03 March 2014

Pottery Economics pt. 1

This little teapot sits tucked into a corner of my kitchen counter, always ready, willing and able to brew just the right amount of tea to get my day started. It takes a level teaspoon if the the tea leaves are 'fines'...a heaping spoonful if it's whole leaf. I usually steep it much longer than advised...I like it strong, and a tea cosy keeps it piping hot.
    Many of you will recognize it as Muchelney Pottery piece. I bought it about 20 years ago and think that I paid about 38 pounds for it. That's about $60 bucks these days. I never did know if it was made by Johnny or Nick, and I long ago decided that I didn't care. They are both brilliant makers and their partnership over many decades is admirable. Johnny and I were both teaboys at Winchcombe when we got our start, and his pottery in Somerset is a beautiful reflection of that grand old pottery.
    It's GIO (glazed inside only) with a beautifully flashed surface from the wood firing. It's a very different form than my own aesthetic...a low slung body and a flat lid with no catch...but, it's small scale negates the need for a more sophisticated lid and I like how the line from the low belly follows through the spout. It is stained with years of use and brings me daily comfort.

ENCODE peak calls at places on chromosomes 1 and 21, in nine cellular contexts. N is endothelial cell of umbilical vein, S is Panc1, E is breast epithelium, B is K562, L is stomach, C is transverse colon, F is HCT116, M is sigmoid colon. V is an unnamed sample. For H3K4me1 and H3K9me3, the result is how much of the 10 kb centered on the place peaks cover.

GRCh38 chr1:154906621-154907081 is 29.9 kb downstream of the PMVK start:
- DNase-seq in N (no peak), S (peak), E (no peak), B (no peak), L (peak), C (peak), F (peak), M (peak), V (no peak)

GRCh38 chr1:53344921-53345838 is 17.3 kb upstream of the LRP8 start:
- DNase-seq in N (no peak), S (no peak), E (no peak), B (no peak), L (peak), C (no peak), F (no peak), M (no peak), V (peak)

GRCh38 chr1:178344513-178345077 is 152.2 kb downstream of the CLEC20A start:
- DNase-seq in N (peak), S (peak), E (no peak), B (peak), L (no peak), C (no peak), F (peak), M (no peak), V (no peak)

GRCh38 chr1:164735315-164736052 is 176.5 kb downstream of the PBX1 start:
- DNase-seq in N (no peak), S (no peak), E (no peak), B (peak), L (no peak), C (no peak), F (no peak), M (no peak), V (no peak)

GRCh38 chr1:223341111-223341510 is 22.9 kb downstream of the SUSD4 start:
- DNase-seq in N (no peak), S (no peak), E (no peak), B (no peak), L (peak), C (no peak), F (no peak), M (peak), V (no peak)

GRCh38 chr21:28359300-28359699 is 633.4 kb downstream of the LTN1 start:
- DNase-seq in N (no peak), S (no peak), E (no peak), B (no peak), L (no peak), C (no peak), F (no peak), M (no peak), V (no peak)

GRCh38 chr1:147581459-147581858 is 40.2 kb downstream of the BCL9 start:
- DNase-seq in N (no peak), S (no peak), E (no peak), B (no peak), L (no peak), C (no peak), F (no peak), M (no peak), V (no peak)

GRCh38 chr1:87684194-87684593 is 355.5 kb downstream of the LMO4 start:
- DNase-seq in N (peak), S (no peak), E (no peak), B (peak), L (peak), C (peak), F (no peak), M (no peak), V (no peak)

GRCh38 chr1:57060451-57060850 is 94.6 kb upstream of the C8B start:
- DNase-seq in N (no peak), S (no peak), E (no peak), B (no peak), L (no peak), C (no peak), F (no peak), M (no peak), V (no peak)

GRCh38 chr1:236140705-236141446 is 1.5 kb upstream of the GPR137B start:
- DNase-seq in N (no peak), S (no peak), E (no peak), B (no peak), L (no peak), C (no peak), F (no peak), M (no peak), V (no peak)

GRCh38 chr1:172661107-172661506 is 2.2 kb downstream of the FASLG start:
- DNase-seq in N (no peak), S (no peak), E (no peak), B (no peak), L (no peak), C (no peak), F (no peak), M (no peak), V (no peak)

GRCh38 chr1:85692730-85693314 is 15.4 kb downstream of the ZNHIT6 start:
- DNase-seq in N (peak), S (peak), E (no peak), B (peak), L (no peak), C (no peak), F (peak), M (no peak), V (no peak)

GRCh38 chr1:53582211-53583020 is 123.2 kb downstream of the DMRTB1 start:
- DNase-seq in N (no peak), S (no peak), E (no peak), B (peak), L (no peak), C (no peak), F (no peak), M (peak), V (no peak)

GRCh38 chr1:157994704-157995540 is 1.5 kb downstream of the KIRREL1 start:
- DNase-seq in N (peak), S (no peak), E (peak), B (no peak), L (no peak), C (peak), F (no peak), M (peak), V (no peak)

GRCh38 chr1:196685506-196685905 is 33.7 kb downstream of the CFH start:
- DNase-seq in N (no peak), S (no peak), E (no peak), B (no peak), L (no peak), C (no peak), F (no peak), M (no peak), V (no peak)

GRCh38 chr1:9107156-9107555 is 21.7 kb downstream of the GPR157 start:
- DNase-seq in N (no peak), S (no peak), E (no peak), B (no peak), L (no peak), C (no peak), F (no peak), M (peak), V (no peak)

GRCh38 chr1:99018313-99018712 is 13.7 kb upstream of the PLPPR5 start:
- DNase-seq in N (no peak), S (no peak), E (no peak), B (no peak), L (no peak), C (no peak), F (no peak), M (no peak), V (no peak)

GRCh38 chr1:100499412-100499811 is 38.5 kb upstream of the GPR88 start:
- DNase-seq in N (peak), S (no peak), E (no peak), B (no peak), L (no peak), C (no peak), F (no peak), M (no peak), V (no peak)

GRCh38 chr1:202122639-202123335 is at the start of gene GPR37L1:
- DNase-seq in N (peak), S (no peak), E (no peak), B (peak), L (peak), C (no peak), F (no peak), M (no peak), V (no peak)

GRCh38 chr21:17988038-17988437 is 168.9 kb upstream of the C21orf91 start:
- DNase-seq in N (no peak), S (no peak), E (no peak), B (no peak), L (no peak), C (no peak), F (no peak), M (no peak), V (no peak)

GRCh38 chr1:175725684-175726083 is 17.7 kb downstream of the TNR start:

But back to Teapot Economics...If we round off some numbers we see the following:

365 days in year
20 - years in use
7,300 days
1 Pot of tea per day =
7,300 pots of tea total.

Cost of teapot = 38  British pounds sterling divided by 7,300 cups of tea = 0.0052 British pounds per serving. (That's less than one U.S penny)

Final analysis - Excellent value for the money

Next up: The price of all the tea in China.


Hollis Engley said...

Lovely pot, clearly from Muchelney. Always loved their toasty firings. I've seen some of the flooding pictures from Muchelney. Horrifying.

John Bauman said...

I've thought and re-thought teapots several times over the years. One of my "re-thought" moments was having tea served to me by Cary Hulin our of a pot not dissimilar to the one you have pictured.

There was a rightness to the size and an elegance to the simplicity of function.

It made me rethink just how much pretentiousness I was adding to my own teapots in order to get them seen.

I was dealing with the economy of marketing, not using, teapots. And I realized that for better or worse, I was stuck (for now) in a different economy of teapots.

John Bauman said...

dang auto-correct. "our" is "out".

Dennis Allen said...

Beautiful little pot.

Lori Buff said...

Brilliant math, and the cost of the teapot goes down every day that it is used. Think about what the cost will be in a few generations.

Jamie-Lynn said...

It's a beautiful pot! I love tea :)